Shlomo Angel wearing a blue medical mask


Using Metropolitan Area Data to Predict the Virus’s Next Move

By Barbara Stepko (CAS ’82)

By now, those color-coded maps, charting the growth of the pandemic, have become a familiar sight on our phone and TV screens. But how relevant are they? It’s a question that a research team at the Marron Institute of Urban Management has been tackling since March. That team is led by Shlomo “Solly” Angel, professor of city planning at Marron.

Although data on confirmed cases and deaths in the US are reported daily for counties and states, Angel demonstrates in his paper “Do US Counties Infect Each Other?” that you can explain and predict the variation in the geographic spread of COVID-19 by studying metropolitan statistical areas (MSAs)—particularly in counties, by studying adjacent counties and MSAs.

Another reason why Angel believes MSAs should be the focus of tracking and taming the novel coronavirus: they contain 86 percent of the US population, along with 90 percent of the cases and 93 percent of the deaths. And because populations, income levels, healthcare facilities, and other elements are comparable, it’s easier to look for patterns.

Using his data, Angel and his team set out to find why some cities have higher numbers than others. The conclusions: the cases and deaths in an MSA are results of its population size (the greater the population, the more cases and deaths per capita), its geographic size, and timing (one reason some MSAs have reported more infections and deaths is because their outbreaks occurred earlier).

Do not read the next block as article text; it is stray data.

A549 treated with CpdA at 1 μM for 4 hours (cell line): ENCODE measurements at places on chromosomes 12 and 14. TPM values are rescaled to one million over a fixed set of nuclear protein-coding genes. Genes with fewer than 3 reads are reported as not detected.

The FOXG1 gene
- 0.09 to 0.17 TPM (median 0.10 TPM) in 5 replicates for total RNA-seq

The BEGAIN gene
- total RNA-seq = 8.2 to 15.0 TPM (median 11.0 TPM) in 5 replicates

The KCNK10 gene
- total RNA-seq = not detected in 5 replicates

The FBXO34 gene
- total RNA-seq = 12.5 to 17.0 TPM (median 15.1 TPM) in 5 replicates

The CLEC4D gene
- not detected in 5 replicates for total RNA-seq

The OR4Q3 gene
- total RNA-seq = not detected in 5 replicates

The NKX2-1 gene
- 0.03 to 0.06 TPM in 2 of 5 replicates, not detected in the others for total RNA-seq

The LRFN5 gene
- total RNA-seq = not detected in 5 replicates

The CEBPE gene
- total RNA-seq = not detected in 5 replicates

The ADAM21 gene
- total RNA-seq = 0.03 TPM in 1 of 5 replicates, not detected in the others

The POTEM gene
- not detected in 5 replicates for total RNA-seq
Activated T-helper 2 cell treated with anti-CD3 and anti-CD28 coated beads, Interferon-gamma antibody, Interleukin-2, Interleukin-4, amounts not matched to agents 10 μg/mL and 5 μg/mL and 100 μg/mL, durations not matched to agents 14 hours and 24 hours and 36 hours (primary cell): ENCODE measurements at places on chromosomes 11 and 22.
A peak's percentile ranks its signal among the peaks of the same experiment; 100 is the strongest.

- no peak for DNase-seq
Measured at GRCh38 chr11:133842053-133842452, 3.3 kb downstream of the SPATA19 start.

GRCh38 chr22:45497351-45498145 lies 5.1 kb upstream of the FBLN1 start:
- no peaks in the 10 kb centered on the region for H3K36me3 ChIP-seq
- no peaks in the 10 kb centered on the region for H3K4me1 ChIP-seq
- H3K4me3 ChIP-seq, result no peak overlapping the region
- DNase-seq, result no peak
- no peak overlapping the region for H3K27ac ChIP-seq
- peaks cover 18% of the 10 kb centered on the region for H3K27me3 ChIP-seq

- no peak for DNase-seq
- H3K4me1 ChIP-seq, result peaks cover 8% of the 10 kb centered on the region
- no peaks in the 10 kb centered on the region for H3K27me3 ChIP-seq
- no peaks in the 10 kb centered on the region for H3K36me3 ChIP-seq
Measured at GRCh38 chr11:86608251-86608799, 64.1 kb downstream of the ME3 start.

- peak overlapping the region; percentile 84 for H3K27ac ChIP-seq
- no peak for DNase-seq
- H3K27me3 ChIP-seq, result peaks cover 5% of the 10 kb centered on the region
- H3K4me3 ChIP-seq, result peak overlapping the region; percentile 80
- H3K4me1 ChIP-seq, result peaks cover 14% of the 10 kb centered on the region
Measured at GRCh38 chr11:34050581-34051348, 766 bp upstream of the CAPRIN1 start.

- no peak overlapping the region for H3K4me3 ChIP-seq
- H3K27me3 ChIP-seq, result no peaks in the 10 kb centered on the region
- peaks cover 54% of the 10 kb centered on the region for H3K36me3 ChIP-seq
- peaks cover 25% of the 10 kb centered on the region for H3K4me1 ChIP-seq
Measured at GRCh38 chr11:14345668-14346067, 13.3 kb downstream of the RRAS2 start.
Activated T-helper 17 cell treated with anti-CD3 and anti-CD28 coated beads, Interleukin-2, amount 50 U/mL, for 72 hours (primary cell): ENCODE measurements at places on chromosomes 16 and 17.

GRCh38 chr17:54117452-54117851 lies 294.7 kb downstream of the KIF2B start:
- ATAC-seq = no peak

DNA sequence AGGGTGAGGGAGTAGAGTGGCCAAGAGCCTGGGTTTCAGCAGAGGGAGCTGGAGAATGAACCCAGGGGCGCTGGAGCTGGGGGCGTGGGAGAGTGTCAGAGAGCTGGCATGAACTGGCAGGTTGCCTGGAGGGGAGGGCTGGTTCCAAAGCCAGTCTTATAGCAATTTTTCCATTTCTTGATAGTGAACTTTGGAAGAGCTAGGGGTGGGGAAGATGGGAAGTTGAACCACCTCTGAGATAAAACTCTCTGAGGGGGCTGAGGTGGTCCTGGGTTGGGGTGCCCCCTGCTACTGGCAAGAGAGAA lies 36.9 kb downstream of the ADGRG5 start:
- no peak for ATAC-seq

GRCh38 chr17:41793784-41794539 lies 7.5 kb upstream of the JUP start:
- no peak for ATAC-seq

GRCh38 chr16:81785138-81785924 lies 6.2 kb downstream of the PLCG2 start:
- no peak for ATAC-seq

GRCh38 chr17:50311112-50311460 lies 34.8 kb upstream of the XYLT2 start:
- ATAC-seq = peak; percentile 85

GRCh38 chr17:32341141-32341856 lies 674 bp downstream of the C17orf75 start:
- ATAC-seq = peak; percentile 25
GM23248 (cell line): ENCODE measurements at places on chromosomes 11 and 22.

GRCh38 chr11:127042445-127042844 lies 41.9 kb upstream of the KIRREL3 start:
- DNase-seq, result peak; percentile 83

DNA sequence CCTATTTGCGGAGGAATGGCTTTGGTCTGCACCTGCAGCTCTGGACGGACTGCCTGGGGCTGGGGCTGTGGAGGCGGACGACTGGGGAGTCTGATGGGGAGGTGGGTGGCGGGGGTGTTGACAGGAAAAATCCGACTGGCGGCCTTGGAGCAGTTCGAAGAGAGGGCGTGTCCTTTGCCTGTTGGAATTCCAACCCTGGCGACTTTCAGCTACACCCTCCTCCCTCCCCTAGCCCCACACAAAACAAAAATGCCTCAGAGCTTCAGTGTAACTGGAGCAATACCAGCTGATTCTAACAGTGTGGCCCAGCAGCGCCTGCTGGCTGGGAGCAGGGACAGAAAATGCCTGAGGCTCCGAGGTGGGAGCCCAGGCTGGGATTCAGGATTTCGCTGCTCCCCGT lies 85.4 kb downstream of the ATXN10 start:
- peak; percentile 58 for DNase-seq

Surprisingly, density (the number of people per square mile) is not a primary cause of the spread. In fact, denser cities, says Angel, are somehow better able to contain their numbers and have far fewer COVID cases than more sprawling ones.      

“We should not compromise the long-term density of our cities by the short-term need for social distancing,” says Angel, who notes that flight to the suburbs has repercussions related to global warming. Simply put, “we need urban densities to increase, not decline,” says the professor. “The pandemic may show us the importance of metropolitan coordination: it can save lives.”